What is a random market – and are you serving one?

Do you know your ideal market, or markets? Were your marketing materials deliberately designed to appeal to this group? Are your messages and taglines targeted to your particular client demographics? Have you performed market research and based your advertising on the findings?

If you answered no to some (or all) of those questions, then you may be trying to serve a random customer base. Is this a bad thing? Yes and no. Let’s explore.

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Advertising: short-term brilliance or long-term strategy?

Imagine that you are an established company who creates a product that is valued by consumers. You devote a $50,000 advertising budget to boosting your market presence – but your revenue doesn’t change. Who’s to blame? The magazines for misrepresenting their readership? The radio stations for exaggerating their audience? The agency for not being “clever” enough? Let’s look at a few places where this process can (and often does) go wrong.

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You Can’t Fire me – I don’t work here

Need somebody to tell it to you straight? Suspect that one of your execs is just along for the ride? Looking for untapped potential within your business? Want to push yourself and your team this year?

For these types of goals, consider seeking outside help. There are people who specialize in providing impartial guidance as your team searches for clarity and pushes for alignment. Think of it as an insurance policy for a great year.

Consultants with experience in guiding executive teams are an invaluable resource because they specialize in identifying untapped potential and recognizing and highlighting signs of trouble before they become substantial problems. And they are the only people who will be truly honest with you because, unlike your management team and other staff, they are not afraid of being fired for asking questions that employees don’t like to ask, raising uncomfortable issues or criticizing your business approach.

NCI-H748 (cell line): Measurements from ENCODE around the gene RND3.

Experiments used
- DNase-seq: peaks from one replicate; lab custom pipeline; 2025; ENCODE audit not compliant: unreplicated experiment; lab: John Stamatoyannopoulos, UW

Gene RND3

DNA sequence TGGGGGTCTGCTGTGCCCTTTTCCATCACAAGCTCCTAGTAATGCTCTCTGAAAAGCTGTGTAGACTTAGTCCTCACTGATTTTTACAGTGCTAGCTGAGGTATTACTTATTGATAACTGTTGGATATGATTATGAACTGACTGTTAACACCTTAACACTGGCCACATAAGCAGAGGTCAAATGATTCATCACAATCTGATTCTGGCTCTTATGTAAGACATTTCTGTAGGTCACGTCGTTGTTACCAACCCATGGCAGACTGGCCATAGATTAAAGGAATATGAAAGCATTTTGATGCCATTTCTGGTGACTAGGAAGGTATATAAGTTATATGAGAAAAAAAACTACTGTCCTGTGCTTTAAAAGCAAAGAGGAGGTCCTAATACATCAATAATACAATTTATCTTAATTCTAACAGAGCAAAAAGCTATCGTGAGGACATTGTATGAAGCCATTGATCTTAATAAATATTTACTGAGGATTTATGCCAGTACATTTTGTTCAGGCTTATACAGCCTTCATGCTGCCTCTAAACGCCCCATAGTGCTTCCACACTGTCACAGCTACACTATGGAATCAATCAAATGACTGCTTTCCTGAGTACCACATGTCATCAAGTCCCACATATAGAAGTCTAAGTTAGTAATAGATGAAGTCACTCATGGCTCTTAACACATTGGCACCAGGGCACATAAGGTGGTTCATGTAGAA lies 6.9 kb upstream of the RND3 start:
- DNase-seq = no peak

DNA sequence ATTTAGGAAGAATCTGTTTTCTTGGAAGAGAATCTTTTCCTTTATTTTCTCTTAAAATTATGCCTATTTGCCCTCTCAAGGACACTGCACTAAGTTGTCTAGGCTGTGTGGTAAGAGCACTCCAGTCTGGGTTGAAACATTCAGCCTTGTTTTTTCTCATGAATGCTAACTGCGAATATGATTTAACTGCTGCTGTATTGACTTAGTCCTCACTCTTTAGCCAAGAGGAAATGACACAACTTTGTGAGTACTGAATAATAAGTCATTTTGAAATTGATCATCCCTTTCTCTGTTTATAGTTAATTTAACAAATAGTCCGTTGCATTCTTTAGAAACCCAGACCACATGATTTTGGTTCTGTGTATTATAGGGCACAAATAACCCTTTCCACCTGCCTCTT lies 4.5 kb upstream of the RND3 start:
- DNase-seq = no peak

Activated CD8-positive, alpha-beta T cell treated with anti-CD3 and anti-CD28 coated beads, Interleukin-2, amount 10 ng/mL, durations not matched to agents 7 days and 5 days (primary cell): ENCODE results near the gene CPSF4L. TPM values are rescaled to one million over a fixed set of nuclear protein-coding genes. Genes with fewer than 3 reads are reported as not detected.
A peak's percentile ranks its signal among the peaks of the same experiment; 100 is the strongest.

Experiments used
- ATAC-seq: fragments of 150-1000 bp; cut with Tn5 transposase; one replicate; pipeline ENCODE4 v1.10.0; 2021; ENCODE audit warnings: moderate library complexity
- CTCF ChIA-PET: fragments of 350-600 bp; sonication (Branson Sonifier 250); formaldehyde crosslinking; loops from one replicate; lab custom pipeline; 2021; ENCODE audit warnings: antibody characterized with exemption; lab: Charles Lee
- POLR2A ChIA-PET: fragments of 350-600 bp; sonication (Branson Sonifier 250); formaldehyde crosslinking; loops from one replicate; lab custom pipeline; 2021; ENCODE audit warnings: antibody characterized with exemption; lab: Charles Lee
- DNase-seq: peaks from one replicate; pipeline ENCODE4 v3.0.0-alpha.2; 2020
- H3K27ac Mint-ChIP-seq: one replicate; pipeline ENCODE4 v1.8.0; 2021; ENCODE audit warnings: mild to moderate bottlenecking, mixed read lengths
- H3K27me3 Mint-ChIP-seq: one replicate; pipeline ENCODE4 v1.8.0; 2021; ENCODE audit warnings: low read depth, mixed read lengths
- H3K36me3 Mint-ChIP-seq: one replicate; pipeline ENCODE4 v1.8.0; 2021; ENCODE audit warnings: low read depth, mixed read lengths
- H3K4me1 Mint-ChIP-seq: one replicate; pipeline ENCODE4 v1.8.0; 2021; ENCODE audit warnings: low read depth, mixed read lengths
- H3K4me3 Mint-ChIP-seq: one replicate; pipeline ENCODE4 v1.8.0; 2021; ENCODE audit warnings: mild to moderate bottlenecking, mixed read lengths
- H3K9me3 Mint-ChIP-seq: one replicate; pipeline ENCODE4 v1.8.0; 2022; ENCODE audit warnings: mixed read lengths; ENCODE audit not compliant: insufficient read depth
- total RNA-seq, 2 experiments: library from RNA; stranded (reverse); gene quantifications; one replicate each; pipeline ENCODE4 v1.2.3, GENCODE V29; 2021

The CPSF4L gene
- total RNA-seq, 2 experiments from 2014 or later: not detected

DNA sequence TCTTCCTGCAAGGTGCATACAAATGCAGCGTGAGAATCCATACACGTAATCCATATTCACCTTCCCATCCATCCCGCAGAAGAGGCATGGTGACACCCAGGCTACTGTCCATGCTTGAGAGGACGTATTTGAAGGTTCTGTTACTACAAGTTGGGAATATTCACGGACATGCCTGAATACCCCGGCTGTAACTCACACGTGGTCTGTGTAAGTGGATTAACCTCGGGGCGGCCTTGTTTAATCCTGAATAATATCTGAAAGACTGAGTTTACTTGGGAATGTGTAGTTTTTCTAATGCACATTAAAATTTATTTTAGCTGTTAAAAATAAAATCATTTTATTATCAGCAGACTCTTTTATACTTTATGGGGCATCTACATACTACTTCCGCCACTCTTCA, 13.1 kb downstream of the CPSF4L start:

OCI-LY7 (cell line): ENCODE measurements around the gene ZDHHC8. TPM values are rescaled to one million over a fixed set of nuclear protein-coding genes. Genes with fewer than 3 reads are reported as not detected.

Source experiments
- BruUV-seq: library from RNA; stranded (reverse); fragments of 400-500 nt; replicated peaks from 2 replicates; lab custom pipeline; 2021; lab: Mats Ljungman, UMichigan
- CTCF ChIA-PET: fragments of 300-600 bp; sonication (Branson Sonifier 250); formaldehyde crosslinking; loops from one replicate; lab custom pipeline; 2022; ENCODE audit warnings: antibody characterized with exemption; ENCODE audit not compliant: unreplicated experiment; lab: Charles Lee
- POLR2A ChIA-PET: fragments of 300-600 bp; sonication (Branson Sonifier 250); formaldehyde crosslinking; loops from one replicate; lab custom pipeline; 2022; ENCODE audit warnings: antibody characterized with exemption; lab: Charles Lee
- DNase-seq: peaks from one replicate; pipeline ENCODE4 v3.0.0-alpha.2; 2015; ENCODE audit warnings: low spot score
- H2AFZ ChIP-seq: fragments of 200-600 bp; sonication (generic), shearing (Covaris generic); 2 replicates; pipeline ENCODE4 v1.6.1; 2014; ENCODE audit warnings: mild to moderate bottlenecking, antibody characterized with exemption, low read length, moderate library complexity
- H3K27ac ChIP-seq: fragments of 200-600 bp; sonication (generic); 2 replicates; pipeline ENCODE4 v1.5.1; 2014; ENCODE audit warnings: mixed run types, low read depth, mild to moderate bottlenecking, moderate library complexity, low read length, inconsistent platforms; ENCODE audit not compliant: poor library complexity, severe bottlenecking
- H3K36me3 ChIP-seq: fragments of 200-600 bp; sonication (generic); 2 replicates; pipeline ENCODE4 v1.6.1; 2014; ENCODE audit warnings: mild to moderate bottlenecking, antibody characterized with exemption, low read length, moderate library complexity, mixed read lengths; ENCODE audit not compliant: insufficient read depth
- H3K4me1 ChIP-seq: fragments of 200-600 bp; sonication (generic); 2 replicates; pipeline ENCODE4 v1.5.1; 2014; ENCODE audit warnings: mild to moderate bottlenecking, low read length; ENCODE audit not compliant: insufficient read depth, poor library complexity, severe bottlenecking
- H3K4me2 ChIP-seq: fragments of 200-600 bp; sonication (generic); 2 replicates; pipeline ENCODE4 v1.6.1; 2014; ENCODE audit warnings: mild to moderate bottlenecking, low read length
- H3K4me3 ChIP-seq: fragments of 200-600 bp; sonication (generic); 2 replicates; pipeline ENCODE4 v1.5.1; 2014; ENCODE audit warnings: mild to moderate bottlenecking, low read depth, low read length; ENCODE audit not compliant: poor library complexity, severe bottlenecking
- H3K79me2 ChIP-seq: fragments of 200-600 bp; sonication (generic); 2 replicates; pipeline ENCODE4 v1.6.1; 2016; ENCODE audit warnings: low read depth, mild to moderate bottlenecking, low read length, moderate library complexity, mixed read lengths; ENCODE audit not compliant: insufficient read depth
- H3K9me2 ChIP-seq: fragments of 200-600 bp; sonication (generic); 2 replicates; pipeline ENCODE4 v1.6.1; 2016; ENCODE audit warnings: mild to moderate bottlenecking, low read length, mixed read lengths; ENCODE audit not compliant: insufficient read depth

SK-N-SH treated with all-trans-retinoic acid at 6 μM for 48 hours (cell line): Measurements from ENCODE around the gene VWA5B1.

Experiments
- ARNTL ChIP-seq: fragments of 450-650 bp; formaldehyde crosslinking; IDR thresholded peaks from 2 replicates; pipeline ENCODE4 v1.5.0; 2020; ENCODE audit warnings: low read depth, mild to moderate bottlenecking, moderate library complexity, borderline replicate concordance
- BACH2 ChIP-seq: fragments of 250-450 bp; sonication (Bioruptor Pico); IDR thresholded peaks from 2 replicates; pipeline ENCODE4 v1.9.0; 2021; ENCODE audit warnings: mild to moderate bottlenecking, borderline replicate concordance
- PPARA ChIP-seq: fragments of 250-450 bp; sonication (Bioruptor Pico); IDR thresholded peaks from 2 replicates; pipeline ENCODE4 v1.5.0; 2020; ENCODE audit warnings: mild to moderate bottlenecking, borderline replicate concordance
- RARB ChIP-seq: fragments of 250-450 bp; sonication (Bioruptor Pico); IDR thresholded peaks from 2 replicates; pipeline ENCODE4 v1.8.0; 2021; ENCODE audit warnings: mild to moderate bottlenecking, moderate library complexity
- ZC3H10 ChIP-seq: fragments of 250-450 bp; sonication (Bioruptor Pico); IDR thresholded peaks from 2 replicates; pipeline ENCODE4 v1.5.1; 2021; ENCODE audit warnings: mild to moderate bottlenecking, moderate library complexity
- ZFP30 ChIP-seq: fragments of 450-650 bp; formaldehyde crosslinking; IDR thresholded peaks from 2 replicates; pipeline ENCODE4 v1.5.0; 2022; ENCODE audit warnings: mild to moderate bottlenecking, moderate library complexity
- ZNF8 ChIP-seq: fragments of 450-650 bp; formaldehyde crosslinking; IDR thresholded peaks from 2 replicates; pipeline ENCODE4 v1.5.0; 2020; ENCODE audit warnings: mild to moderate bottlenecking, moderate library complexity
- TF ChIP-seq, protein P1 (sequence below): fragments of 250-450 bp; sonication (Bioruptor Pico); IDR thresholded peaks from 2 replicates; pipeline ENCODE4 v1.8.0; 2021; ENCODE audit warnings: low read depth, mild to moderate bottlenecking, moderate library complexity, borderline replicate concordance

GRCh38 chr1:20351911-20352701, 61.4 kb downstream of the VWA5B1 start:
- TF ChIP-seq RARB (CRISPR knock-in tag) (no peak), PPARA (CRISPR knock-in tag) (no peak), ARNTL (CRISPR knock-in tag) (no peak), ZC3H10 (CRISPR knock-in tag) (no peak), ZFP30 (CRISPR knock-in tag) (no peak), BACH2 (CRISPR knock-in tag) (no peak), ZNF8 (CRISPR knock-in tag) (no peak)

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Stop dreaming and win your marketplace.

So your competitor is doing better than you, are they? Why did that happen?

You have been in business for a few years now, have a handful of employees and are still struggling to get by. You meet someone at an event who is in the same marketplace as you, with the same product or service, with the same time in the market. Difference is, they have 10 times more employees and customers.

Could it be they are infinitely smarter than you? Or could it be that they understand the client in a way that you don’t?

I have been in business long enough to know the first is not usually the case. I would like to share an idea – better, a process – to get past the obvious in the pursuit of that little bit of magic that seams so hard to attain.

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You’re a perfectly fine company – So why don’t I like you?

Why a customer’s choice of products or services often comes down to what feels right – and how to tap into that.

Have you ever had to choose between two products that were almost identical? What made you pick one over the other? Assume that a potential client has seen your advertising and is comparing you to one of your competitors. How can you tighten up your brand and company to ensure that they choose you?
Have you heard or said any of these statements?

  • “I have a feeling about these guys”
  • “Everything seems to be in order”
  • “This just feels right”

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It’s all been done before – or has it?

I have never been a fan of that statement because it implies that we’re doomed to a lifetime of repetition. I see the world offering an endless, ever-changing array of opportunities. A complementary statement is that each of us has more potential than we may think; and the possibilities evolve along with our life experiences.

Most of my life has been spent trying to understand my medium for self-expression. This quest left me feeling that my personal brand was inconsistent – even schizophrenic – until I recognized a pattern. I have always been searching out creative projects that involved enjoying the company and talents of other people. This has led to experiences in the music industry, film and television, construction, advertising, branding and now public speaking and writing.

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